Article written by Sandy Hathaway, Senior Analyst at Wine Australia.

If you ask most wine drinkers which country they associate with Malbec, they will probably say Argentina.

This is not surprising, as Argentina has more than 75 per cent of the world’s plantings of Malbec. However, Malbec actually originates from France, where it is known by the rather unremarkable name of Côt. It is part of a group of just six varieties that are permitted to be used in red Bordeaux wine, but in fact is now seldom used, with Cabernet Sauvignon, Merlot and Cabernet Franc being more popular.

Despite losing popularity in France, global plantings of Malbec doubled between 2000 and 2016, with most of the increased area being planted in Argentina, where it is by far the dominant variety, accounting for nearly 20 per cent of total vineyard area.

In Australia, Malbec doesn’t feature in the top 20 varieties, with just 562 hectares planted (less than one per cent of Australia’s total vineyard area). It is the 12th largest red variety and is grown mainly in the Riverina, Padthaway and Murray Darling–Swan Hill regions. It is also planted in smaller quantities in a number of other regions including Margaret River, the Barossa Valley and Great Southern, where the average price paid for Malbec grapes in 2021 was more than $2000 per tonne, making it one of the most highly valued varieties in these regions.

While Malbec is often used as the non-leading component in a blend, it is becoming increasingly popular as a stand-alone wine in Australia. In the Australian off-trade retail market, more than half the ‘straight’ Malbec wine sold (56 per cent) comes from Argentina, with almost all the rest being Australian. It has been showing strong growth in the past 12 months, with Australian Malbec growing by 37 per cent in volume and Argentinian Malbec growing by 53 per cent. The average value per bottle for imported Malbec is higher ($17.37 per bottle compared with $13.59 per bottle for Australian), but the average value of Australian Malbec grew by more in the past 12 months, up seven per cent compared with one per cent for Argentinian Malbec.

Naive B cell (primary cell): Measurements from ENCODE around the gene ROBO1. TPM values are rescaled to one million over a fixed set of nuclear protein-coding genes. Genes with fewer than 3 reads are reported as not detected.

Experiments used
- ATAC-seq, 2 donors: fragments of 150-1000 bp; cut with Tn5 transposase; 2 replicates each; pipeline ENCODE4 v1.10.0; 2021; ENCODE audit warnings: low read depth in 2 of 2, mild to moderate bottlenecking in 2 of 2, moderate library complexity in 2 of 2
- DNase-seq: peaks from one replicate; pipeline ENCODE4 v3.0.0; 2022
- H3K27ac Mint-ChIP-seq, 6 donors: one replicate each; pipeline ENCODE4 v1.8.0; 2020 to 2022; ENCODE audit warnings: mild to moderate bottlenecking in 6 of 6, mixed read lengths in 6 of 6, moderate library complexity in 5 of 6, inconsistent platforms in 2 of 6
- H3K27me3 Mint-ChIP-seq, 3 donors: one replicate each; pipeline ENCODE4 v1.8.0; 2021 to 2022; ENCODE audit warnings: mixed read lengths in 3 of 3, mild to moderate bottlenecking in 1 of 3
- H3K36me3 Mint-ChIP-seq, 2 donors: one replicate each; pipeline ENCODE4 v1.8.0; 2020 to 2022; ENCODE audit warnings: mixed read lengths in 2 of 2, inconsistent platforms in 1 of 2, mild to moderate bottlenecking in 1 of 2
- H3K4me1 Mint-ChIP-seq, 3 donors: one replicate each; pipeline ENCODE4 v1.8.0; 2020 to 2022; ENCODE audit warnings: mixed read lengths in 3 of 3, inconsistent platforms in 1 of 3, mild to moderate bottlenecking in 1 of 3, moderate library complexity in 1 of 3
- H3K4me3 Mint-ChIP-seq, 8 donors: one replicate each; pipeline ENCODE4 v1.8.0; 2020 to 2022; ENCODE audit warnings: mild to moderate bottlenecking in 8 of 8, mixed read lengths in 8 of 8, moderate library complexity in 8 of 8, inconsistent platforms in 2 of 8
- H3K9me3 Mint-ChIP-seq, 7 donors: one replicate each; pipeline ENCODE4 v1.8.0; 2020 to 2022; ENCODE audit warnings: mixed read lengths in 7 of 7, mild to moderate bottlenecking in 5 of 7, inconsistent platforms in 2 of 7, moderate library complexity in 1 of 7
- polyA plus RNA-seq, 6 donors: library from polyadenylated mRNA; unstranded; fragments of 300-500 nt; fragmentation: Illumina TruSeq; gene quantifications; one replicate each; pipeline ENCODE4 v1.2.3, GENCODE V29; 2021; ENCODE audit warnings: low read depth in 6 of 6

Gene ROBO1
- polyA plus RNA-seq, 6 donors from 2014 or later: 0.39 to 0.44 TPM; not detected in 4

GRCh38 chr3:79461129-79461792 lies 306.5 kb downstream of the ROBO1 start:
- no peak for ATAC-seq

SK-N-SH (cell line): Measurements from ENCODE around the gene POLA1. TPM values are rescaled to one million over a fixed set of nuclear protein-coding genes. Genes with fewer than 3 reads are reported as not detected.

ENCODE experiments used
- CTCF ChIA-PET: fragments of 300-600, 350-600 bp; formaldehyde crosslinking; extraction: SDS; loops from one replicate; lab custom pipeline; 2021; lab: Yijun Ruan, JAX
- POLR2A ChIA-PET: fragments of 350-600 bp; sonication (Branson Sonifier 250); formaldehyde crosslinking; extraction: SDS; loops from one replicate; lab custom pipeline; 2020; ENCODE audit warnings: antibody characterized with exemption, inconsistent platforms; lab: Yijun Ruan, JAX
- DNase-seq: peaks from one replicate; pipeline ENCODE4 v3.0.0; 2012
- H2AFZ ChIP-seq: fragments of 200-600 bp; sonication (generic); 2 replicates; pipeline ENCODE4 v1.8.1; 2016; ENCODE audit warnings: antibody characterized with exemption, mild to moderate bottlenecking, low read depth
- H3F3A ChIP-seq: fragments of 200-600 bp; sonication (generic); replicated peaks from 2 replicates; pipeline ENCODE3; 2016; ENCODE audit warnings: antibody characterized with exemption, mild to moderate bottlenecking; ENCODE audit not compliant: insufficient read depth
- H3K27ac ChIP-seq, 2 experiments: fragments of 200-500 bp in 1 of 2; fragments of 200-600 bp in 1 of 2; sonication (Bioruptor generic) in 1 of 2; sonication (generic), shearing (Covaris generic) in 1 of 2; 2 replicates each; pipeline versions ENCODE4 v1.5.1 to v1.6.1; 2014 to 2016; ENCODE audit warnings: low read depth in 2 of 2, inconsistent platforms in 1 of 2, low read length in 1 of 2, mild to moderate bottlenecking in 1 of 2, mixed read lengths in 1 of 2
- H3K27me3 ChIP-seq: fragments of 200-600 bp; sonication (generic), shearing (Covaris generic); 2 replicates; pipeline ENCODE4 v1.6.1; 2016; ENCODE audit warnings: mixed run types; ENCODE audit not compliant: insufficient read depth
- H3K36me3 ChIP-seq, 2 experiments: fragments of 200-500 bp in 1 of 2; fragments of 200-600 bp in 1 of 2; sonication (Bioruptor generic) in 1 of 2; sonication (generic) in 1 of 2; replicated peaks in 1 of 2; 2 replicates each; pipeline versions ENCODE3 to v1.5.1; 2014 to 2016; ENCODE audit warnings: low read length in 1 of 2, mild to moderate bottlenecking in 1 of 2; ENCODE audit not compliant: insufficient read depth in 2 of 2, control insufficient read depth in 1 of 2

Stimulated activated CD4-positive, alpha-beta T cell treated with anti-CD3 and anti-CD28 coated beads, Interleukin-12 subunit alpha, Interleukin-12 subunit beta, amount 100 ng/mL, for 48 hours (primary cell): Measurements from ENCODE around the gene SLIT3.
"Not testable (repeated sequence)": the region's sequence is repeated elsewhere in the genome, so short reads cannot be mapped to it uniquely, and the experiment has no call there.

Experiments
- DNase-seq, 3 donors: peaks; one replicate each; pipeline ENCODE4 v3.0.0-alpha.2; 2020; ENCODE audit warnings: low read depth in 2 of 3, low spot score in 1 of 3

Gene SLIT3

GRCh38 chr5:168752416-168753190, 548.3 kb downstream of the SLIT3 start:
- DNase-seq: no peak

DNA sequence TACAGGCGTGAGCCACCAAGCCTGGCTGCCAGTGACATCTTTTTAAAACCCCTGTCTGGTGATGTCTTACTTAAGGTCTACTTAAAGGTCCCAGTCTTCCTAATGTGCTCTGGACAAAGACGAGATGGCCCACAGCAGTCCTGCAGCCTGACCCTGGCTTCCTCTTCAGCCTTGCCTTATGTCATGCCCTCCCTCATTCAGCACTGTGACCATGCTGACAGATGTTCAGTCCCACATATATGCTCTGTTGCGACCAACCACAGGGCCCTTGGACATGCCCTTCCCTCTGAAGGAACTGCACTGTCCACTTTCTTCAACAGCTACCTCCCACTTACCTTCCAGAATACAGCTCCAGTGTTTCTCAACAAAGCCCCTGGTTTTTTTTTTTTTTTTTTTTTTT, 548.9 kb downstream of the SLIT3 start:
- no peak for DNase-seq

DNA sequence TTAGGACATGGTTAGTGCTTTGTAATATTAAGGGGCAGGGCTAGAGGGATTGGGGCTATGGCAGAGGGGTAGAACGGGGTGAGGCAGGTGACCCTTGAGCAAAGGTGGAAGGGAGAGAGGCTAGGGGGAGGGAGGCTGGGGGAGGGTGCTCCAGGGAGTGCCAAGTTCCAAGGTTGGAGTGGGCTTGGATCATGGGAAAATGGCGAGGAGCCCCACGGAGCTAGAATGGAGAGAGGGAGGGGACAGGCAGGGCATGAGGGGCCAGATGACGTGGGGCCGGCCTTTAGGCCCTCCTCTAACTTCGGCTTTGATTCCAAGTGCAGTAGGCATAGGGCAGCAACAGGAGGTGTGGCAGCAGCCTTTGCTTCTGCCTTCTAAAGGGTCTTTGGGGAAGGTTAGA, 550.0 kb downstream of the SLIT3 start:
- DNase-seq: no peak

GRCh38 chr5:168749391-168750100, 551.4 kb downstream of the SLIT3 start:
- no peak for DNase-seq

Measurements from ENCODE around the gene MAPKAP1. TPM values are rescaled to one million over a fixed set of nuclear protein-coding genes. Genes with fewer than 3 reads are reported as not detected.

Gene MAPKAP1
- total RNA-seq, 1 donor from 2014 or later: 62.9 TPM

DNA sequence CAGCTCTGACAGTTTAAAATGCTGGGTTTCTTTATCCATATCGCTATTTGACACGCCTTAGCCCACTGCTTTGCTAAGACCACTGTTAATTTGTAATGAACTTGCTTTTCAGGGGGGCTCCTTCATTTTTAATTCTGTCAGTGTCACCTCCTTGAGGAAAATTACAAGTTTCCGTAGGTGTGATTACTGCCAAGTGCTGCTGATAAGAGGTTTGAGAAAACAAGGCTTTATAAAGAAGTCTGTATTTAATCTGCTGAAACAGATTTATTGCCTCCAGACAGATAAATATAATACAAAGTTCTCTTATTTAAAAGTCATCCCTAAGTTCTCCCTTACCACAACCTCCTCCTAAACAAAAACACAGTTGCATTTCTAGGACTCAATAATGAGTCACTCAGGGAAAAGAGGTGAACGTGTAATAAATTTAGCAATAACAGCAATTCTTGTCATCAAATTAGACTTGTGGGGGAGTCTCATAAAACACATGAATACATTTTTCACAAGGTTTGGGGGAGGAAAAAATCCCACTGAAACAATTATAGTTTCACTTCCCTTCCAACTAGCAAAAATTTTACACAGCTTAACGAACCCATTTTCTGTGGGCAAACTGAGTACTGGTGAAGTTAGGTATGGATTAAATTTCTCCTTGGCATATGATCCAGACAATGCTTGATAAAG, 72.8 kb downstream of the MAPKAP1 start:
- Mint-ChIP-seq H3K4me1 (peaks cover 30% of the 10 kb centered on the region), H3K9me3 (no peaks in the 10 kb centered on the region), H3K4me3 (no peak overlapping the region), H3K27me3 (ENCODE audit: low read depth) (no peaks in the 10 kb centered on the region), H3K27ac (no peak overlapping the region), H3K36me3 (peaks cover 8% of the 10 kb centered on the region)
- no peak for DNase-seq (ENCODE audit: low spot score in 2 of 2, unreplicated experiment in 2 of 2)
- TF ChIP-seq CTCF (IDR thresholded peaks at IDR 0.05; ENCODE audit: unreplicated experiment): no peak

Australia exported around three million litres of Malbec wine valued at more than $7 million in 2020–21, with the top destinations for wine with a Malbec or Malbec blend label claim being the United Kingdom, Sweden and New Zealand.

Sources:

  • Kym Anderson 2020, Which winegrapes are grown where?
  • Australian Bureau of Statistics Vineyard Survey 2015
  • National Vintage Survey dashboard – available on Wine Australia’s website
  • IRI MarketEdge YE 3 October 2021

This article originally appeared in the March 2022 issue of National Liquor News.

The Shout Team

The leading online news service for Australia's beer, wine, spirits and hospitality industries.

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